acreage has been added. Today the park contains more than 800 acres, including
several of the ranch buildings and the cottage where London produced much of his
three-quarter mile walk takes visitors to a dam, lake, and bathhouse built by
London. Other hikes lead up through fir and oak woodlands to views of the Valley
of the Moon. Another trail leads to Jack Londons grave and to "Wolf
House," Londons dream house, which was destroyed by fire in 1913.
There are no campsites in this park; there is camping
at nearby Sugarloaf Ridge State Park.
Picnic tables and
barbecue pits are available; ground fires and portable stoves are prohibited.
cottage is open to the public on weekend days.
is ample parking. Be prepared for a parking fee.
are a few rattlesnakes and there is poison oak; it is advisable to stay on the
On weekend days, there are docent-led
walks, which offer visitors interpretive talks of the history and ecology of the
How to get there:From Sonoma, take
Highway 12 East toward Santa Rosa. Turn left on Madrone Road, right on Arnold
drive, andonce you are in the center of the village of Glen Ellen turn left on London Ranch Road and drive to the end of the road.
the middle of the block on First Street West, next to the Salvador Vallejo Adobe
is General Vallejo's first home, La Casa Grande. Construction began around 1836
and completed in 1840. Eleven Vallejo children were born in the house. Over the
years, La Casa Grande's many distinguished visitors made it the center of social
and political life north of San Francisco Bay.
Bear Flag revolt, the ground floor of La Casa Grande was used as a retail store,
city council chamber, and other purposes until 1854 when the entire house was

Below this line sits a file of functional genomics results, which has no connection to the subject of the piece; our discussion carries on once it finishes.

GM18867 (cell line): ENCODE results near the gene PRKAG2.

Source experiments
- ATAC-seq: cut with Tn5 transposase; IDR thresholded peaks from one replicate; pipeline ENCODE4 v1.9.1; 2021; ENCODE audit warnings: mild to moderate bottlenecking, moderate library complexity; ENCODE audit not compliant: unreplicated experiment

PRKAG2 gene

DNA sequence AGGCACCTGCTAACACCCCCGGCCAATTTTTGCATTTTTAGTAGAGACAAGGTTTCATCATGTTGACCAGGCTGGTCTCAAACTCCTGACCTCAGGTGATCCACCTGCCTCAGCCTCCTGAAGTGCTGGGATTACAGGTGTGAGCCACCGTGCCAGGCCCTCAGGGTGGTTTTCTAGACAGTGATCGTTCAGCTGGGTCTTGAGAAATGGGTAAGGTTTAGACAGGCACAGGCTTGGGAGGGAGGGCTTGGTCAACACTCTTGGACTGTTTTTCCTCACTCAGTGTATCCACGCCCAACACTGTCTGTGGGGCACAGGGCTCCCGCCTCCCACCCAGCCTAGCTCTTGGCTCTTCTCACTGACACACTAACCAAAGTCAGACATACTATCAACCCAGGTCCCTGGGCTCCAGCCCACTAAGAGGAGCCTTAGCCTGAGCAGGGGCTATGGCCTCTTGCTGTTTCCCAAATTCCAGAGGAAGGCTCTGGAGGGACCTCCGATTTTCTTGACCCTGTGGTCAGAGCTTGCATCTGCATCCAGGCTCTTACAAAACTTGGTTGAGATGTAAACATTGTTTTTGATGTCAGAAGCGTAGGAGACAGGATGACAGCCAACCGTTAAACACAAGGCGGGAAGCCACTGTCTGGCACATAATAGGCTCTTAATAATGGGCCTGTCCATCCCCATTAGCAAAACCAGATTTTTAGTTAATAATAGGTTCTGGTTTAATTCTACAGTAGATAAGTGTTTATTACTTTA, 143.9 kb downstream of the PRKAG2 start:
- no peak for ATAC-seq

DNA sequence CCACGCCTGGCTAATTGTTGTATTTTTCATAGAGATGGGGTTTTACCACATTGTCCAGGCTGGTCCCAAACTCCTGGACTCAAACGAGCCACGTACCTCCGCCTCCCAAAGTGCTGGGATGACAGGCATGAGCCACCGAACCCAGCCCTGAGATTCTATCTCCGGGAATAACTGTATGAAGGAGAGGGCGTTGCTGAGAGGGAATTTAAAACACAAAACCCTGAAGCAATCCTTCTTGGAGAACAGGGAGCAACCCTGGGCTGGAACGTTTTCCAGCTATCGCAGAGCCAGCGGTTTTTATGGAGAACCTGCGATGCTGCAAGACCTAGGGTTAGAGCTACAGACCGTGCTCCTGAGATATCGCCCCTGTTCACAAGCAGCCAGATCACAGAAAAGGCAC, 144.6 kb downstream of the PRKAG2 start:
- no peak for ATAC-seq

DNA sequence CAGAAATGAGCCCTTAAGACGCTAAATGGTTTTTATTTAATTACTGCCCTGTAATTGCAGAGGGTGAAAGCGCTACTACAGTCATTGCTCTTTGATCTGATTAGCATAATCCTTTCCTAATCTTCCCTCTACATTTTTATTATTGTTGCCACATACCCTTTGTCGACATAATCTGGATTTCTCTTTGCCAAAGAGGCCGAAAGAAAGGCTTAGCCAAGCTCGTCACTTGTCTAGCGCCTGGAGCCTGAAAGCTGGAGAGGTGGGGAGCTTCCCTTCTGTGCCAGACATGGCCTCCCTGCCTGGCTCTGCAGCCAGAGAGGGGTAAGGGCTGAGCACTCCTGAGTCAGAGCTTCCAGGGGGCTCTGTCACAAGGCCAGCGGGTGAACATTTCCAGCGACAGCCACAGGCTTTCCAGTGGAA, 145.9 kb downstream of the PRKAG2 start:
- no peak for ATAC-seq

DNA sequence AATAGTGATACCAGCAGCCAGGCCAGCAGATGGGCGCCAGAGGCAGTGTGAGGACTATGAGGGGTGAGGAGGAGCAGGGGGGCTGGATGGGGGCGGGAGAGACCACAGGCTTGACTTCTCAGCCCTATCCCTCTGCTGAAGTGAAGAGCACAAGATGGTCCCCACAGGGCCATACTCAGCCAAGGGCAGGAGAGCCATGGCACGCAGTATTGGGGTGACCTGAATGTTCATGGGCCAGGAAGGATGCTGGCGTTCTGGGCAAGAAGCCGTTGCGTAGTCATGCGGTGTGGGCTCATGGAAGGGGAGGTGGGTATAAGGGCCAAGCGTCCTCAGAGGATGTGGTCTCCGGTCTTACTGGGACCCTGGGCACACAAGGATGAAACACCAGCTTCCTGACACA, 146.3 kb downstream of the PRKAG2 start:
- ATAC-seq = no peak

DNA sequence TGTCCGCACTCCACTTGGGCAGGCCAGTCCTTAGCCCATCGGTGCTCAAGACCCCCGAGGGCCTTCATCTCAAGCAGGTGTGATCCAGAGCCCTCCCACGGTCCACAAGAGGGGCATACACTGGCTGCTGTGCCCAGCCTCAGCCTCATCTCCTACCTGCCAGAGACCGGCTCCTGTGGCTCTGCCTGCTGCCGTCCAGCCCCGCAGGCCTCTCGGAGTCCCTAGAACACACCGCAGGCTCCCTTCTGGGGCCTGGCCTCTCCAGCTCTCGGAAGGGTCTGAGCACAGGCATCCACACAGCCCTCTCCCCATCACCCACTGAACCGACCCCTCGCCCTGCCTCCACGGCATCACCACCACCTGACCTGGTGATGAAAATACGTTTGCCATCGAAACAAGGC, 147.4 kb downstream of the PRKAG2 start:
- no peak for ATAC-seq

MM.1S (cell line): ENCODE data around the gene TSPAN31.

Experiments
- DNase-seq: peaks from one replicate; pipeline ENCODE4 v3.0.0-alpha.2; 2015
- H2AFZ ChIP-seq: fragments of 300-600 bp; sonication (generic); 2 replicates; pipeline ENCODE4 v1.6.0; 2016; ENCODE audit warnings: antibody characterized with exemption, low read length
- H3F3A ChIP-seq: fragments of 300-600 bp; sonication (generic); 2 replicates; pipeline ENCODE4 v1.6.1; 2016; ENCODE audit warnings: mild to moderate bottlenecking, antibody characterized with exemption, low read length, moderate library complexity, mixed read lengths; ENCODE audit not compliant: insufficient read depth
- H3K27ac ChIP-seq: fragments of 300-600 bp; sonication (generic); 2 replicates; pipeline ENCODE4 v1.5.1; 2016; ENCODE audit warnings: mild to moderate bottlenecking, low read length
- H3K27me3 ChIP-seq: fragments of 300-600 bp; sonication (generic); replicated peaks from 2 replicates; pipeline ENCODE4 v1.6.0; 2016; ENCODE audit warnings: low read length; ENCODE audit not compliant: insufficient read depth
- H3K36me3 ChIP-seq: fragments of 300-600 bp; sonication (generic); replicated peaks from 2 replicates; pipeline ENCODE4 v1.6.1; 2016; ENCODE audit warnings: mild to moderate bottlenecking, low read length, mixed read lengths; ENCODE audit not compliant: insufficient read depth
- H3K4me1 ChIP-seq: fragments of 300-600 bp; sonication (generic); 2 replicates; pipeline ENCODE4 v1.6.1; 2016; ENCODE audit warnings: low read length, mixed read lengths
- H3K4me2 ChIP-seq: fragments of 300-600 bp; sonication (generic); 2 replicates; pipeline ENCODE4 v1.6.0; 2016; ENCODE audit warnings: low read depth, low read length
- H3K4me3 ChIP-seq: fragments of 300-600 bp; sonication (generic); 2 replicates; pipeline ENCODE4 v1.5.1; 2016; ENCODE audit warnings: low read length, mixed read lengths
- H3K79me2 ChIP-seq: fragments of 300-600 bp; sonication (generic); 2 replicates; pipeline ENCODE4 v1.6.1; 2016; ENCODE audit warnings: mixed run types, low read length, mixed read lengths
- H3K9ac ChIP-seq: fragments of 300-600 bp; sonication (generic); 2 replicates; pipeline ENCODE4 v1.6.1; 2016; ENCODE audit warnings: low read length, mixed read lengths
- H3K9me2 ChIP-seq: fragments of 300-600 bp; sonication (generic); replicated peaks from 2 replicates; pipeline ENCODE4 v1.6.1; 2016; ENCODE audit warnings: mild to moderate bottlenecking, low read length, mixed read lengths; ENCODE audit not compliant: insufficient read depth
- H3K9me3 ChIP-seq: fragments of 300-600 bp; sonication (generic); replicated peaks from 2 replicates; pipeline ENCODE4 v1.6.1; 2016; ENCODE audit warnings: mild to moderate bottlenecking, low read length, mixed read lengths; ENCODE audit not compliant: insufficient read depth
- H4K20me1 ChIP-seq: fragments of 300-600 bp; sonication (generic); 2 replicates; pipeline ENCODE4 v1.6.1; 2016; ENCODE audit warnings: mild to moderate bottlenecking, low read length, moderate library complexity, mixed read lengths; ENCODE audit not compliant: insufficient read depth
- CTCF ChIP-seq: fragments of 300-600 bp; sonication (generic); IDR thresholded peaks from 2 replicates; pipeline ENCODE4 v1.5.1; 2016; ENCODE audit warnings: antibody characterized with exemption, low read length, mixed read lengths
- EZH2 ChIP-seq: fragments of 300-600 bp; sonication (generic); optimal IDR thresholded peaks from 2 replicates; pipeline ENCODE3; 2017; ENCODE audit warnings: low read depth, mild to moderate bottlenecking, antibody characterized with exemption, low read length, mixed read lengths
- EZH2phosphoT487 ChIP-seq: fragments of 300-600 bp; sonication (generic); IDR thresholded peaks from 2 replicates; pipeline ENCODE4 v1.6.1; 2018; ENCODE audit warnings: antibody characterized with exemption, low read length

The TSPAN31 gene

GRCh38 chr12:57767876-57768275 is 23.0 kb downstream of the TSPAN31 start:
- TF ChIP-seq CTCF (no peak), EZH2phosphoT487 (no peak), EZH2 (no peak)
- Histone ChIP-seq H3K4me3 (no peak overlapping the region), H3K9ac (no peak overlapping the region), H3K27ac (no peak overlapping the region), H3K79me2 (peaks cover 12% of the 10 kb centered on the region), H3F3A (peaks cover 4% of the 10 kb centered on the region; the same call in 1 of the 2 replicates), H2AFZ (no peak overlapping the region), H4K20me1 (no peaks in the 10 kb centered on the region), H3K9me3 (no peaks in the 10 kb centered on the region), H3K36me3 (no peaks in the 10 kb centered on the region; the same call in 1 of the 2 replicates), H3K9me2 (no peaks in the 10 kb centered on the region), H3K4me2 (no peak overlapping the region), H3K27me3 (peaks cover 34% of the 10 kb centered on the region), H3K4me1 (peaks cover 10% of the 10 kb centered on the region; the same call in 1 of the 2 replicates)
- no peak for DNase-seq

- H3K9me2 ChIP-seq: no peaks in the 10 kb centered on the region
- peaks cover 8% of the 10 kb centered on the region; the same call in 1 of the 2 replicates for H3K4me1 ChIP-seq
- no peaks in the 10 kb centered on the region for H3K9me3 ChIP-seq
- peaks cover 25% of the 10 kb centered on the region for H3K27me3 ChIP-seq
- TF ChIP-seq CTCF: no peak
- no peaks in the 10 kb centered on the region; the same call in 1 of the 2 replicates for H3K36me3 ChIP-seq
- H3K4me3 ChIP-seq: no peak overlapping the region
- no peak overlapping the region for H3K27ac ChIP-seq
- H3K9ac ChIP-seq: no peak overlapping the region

turned over to the Reverend John L. Ver Mehr for use as a girls' school. The main
wing of the house was destroyed by fire on February 12, 1867, leaving only the
low two-story servants' wing which is still standing today.
San Francisco Solano de Sonoma Corner of First St. East
The Mission San Francisco Solano de Sonoma was founded on July 4, 1823 under the
direction of Padre Jose Altimira of Spain. It is the last and northernmost of
the 21 Franciscan missions along the California Coast. The mission site was chosen
for its weather, water, grazing land and building materials.
local native tribes included the Miwok, Wintun and Wappo. The mission natives
were called neophytes, or "mission Indians with many coming from tribes outside
Sonoma. When Altimira's neophytes rebelled and burned the new mission's wooden
buildings during an uprising, he became discouraged and returned to Spain. Fr.
Buenaventura Fortuny from Mission San Jose replaced Altimira and the building
of the mission was completed. By 1832 it had 27 rooms in the priest's quarters,
a great adobe church at the east end, and a wooden storehouse at the west end.
In the courtyard were workshops where the local natives learned craftsmen's and